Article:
TRAINING MISSILE MAINTENANCE
The importance of maintaining all training missiles in peak condition cannot be stressed enough. If these devices are allowed to deteriorate, the operational readiness of the entire weapons system is in jeopardy. Gunner's Mates are responsible for the proper maintenance and care of the GMTRs. A majority of these maintenance actions come under the headings of inspecting and servicing.
Maintenance requirement cards (MRCs) provide the guidance necessary to maintain the training missiles. The MRCs describe the required periodic and unscheduled maintenance actions applicable to the round. In case of fictional problems or equipment failure, be sure to consult these MRCs.
Inspections include the preventive maintenance procedures required to detect problem areas before they cause equipment failures. Listed below are a few examples of what to look for during a training missile inspection.
1. Examine all painted surfaces for chipping and scratches.
2. Inspect tail control surfaces for hard or rough movement as they are folded/unfolded.
3. Inspect the S&A levers/arming tool socket. Ensure they are in the SAFE position and they offer some tension or resistance to being turned. Also inspect the firing contact buttons or points for wear and cleanliness.
4. Examine all plastic covers/windows for cracks and chips.
5. Examine the front panel items of the simulator. Check for damaged lamp lenses, broken or loose switches, and so forth.
6. Inspect the launching shoes for excessive or uneven wear by using a micrometer or special GO/NO-GO gage tool. Consult the applicable training missile OP or MRC for maximum/minimum wear tolerances.
If possible, correct any deficiencies noted at the time of inspection. If an immediate repair cannot be made, report the problem to proper authority.
Servicing a training missile prevents corrosion and deterioration of the round. While in stowage, training missiles require no external care other than routine cleaning. Gross accumulations of oil, grease, and dirt must not be permitted to remain on the surface of the round. If you are cleaning the sockets, apply the compound liberally to the socket area. Then carefully clean the socket with an LP air supply. Reapply the compound but do not wipe it dry. This point applies to any application of corrosion-preventive compound. If you wipe it dry, you wipe away the effectiveness of the compound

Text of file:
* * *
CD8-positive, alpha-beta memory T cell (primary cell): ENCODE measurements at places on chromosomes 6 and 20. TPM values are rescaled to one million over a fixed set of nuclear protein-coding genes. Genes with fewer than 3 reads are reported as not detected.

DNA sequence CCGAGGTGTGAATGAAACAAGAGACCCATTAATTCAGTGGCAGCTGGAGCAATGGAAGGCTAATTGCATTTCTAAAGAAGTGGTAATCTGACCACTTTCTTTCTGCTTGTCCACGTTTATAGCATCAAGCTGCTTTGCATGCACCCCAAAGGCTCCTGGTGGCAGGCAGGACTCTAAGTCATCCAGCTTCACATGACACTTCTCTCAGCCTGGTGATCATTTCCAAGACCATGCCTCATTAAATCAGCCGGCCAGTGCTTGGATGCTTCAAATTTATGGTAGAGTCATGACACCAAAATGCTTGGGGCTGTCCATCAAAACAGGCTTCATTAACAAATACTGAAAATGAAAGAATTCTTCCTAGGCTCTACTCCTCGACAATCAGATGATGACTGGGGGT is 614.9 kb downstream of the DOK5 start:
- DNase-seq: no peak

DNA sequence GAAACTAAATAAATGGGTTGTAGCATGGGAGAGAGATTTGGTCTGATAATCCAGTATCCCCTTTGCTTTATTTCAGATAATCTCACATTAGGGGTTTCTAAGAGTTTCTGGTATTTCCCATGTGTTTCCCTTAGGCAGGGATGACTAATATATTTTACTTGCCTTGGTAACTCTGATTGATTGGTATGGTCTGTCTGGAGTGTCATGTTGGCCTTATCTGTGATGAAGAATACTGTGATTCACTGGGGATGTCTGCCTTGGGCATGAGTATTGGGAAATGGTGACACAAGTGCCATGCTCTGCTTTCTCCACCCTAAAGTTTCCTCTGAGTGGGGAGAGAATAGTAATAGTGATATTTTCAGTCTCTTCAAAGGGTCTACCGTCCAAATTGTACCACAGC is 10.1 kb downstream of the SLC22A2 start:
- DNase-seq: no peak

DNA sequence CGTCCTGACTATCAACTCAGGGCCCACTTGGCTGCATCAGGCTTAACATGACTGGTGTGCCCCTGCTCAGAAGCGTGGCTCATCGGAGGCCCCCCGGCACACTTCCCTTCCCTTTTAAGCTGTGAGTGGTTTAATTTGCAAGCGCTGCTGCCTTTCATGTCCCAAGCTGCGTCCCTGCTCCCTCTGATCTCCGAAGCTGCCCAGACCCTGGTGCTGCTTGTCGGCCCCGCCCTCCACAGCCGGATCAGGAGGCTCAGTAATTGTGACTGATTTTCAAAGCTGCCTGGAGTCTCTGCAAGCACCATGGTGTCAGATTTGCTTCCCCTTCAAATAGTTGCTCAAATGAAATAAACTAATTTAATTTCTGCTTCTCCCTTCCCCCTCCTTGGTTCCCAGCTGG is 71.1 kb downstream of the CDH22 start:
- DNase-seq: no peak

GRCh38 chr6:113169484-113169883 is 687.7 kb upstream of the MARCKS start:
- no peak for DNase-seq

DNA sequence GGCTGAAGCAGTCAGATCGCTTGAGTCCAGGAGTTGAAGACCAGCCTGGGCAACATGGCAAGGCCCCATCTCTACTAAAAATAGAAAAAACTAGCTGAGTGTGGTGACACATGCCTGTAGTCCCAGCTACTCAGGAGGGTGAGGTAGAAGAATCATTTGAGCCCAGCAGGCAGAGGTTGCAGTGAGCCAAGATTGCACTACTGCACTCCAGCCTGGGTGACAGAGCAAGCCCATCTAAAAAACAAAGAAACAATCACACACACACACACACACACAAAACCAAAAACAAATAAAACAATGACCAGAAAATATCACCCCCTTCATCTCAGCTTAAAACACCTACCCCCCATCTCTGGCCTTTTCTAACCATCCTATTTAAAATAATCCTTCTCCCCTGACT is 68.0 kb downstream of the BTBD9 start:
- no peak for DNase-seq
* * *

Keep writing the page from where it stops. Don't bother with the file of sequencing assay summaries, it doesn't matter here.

Training missiles are NOT sealed, watertight devices. Excessive exposure to moisture not only affects the external surfaces of the missile but can cause serious internal damage. This problem is particularly acute in the area of the simulator. Remember, a simulator is a very sensitive electronic test instrument.
Training missiles will corrode-that's a fact of life. Therefore, an effective maintenance program is mandatory. Also, DO NOT LET THE GMTR GET WET. If it begins to rain, immediately unload the round to the magazine. If taking this action means interrupting a DSOT, so be it. The DSOT can be setup and rerun in a matter of minutes after the storm passes. It may take you days to thoroughly dry a "soaked training missile and its simulator. In the long run, it is better to keep the round dry.
In this chapter we covered the weapons system processes of detection and control. We described how raw data is gathered by the various types of sensors, then processed by the NTDS for use by the WDS. You saw how the WDS functions as an information gatherer and engagement controller. We then examined some of the compensations in the fire control problem required to deliver accurate fire. We then looked at the three most modern fire control systems currently in the fleet. Finally, we described system testing and the characteristics/uses of a guided missile training round (GMTR). Remember to refer to the within text References for more specific information about these subject areas.